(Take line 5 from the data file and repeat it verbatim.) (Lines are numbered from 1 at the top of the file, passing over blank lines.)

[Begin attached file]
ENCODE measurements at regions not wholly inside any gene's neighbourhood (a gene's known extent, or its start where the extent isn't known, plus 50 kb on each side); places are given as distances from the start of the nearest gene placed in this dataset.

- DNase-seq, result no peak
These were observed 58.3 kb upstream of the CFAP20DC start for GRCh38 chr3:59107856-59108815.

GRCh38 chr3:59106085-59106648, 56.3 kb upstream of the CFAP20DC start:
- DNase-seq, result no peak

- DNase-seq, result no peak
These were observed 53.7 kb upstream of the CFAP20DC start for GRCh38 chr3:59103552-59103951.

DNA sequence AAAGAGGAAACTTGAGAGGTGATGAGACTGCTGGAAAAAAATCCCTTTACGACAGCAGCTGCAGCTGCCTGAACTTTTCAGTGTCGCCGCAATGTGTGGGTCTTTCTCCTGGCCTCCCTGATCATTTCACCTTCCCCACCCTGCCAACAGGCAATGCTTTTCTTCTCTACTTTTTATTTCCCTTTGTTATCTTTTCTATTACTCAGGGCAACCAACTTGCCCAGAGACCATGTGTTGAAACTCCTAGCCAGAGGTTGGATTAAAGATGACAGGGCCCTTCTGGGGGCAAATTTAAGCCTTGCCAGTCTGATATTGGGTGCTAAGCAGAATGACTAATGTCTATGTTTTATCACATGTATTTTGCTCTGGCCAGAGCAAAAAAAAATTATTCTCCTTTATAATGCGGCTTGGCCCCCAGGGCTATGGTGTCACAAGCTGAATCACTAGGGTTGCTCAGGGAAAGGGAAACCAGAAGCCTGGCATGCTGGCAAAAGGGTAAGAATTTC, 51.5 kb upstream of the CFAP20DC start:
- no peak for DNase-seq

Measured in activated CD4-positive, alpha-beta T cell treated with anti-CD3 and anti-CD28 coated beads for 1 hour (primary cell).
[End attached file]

- DNase-seq, result no peak